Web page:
Harassment and the pandemic: what protection is in place?

Matt Bosworth, Partner in the Russell-Cooke Solicitors, regulation and compliance team.
Matt Bosworth
3 min Read

The repeated lockdowns enforced on the population to combat the Covid-19 pandemic have brought out many wonderful traits in the nation. Sadly they have also put into sharp focus conflicts between individuals, disputes over land and property rights and have given some a sense of frustration against corporate entities. What would have been minor irritations in normal circumstances have crystallised into all-consuming, life-defining issues during the pandemic.

Therefore, it is not difficult to imagine that cases of harassment may have grown both in frequency and severity. There is already clear evidence of the effect of lockdowns on the occurrence of domestic abuse. In these times, it is important to look at the issue and reflect on what protections are available to victims.

What is the legal definition of 'harassment'?

Harassment is defined as a "course of conduct" (meaning two or more events) which causes the victim to suffer alarm, anxiety and/or distress and which the perpetrator knows (or ought to know, in the eyes of the court) amounts to harassment. The interpretation of the statute has been developed by the courts and the legal threshold is high. It is behaviour which, when taken as a whole, is found to be oppressive, rather than annoying or irritating.  In the cases that come before the courts there is usually a detailed and lengthy history of harassing behaviour.

The Protection from Harassment Act 1997

The law surrounding privacy and reputation management has been developing over the past decade to provide a very practical tool that is now used by both individuals and organisations to prevent harassment of individuals by others.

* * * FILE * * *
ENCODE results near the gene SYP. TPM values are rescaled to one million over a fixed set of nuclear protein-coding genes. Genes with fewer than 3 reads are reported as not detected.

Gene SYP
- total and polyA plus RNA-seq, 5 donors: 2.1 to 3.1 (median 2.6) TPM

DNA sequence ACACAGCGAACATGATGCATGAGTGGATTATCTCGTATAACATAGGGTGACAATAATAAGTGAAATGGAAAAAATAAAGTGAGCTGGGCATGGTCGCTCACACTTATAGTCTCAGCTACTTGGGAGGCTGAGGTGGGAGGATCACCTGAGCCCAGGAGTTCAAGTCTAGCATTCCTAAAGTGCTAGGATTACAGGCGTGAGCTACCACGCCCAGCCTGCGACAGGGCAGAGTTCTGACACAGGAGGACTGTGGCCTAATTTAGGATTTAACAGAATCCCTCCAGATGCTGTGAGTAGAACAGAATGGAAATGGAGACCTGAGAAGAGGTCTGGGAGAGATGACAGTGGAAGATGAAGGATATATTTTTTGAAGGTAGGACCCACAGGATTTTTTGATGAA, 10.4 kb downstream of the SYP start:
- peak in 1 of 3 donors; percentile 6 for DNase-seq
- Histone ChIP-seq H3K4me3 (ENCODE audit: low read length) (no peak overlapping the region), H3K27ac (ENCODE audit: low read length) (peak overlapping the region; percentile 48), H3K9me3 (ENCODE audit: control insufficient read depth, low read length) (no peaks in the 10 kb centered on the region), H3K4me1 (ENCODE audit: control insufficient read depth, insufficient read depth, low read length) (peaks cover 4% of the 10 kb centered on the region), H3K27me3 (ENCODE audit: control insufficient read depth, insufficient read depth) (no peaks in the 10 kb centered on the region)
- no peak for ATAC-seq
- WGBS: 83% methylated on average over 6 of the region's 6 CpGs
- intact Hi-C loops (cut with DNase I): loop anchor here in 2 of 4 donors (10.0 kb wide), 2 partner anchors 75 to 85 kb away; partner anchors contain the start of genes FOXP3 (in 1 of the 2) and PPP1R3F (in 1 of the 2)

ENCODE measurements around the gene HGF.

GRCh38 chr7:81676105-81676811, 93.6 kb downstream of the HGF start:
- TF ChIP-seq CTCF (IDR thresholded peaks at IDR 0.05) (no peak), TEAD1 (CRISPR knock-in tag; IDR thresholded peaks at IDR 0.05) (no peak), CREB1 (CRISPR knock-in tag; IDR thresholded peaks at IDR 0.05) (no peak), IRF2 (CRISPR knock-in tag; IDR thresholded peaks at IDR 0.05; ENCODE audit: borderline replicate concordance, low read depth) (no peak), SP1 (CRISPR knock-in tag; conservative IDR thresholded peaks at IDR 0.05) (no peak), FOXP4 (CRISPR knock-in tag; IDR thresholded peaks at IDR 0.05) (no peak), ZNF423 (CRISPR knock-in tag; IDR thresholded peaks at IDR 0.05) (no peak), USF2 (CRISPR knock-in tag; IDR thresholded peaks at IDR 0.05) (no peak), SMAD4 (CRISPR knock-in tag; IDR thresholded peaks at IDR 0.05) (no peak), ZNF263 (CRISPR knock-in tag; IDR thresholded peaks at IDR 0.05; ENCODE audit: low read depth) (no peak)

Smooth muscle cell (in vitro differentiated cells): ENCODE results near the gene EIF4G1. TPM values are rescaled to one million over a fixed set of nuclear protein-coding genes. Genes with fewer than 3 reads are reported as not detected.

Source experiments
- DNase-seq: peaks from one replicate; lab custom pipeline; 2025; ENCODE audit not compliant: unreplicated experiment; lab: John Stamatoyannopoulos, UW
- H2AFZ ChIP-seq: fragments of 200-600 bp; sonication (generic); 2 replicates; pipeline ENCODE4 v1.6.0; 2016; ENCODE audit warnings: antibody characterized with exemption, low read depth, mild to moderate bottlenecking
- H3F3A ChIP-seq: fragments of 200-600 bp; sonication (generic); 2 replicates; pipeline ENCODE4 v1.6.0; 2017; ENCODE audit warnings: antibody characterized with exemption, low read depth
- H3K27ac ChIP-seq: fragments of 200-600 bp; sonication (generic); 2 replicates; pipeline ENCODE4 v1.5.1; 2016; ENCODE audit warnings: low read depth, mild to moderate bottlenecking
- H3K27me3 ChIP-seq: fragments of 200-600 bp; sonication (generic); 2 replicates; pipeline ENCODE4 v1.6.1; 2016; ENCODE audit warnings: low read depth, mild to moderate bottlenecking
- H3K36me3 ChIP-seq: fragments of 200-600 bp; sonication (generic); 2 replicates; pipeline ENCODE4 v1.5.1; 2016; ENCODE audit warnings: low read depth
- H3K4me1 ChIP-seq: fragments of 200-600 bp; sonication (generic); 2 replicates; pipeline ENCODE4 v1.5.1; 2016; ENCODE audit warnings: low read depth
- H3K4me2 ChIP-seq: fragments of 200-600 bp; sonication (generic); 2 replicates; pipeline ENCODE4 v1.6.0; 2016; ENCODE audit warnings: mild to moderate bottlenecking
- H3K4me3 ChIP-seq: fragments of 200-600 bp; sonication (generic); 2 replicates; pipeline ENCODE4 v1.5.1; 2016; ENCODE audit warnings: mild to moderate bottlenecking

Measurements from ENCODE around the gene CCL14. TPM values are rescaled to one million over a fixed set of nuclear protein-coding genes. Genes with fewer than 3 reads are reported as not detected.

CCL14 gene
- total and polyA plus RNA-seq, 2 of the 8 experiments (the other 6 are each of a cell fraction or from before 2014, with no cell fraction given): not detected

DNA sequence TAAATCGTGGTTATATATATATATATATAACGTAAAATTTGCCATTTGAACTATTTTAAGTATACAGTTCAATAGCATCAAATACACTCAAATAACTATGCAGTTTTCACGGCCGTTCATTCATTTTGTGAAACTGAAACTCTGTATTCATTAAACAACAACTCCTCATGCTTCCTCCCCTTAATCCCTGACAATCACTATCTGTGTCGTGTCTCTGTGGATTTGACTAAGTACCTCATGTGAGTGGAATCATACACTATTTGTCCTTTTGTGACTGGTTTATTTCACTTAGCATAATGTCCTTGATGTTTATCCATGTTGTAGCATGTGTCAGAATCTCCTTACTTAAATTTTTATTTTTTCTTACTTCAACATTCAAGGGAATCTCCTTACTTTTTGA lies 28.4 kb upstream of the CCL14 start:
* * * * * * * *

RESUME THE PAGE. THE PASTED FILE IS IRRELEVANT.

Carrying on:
The Protection from Harassment Act 1997 (PHA) was enacted to provide a process for those being subjected to stalkers and other harassing-type offences that could be utilised rapidly compared to other statutory and common law options available at the time.

The PHA has many facets to it that can make it far more effective as a vehicle for enforcing an end to harassment than other areas of both criminal and civil jurisdiction. It also ensures more control over issues as it doesn't require asking a third party such as the Crown Prosecution Service to pursue matters against the perpetrators or involving large-scale litigation costs in the case of libel trials.

The PHA sets out a framework under both civil and criminal jurisdiction routes to protect the victim from harassing behaviour such as:

  • unwanted communication, repetitive phone calls, letters, emails or text messages
  • cyber abuse or online bullying or 'trolling'
  • stalking behaviour such as unwanted visits and unwanted communication such as repetitive phone calls, emails or text messages
  • verbal abuse and threats

Harassment is a criminal offence (section 2, PHA) but the victim may also sue in the civil courts (section 3, PHA) and may claim an injunction and/or damages. Advice needs to be taken on the facts of a particular matter but an individual or company can bring a criminal prosecution and action under the PHA to stop harassment of themselves or their employees.

Not just a 'quick fix'

Russell-Cooke's regulation team has decades of combined experience in providing advice and assistance in issues arising from allegations of harassment and general privacy and reputation management matters. We understand the issues that arise in these circumstances and ensure our client's needs are met not simply for a 'quick fix' but to assist in ensuring the matters at hand are truly remedied and that there is ongoing assistance where required.

Briefings Individuals & families Russell-Cooke Matt Bosworth regulation reputation management corporate reputation privacy private prosecution restraining order injunction Protection from Harassment Act 1997 Covid-19 pandemic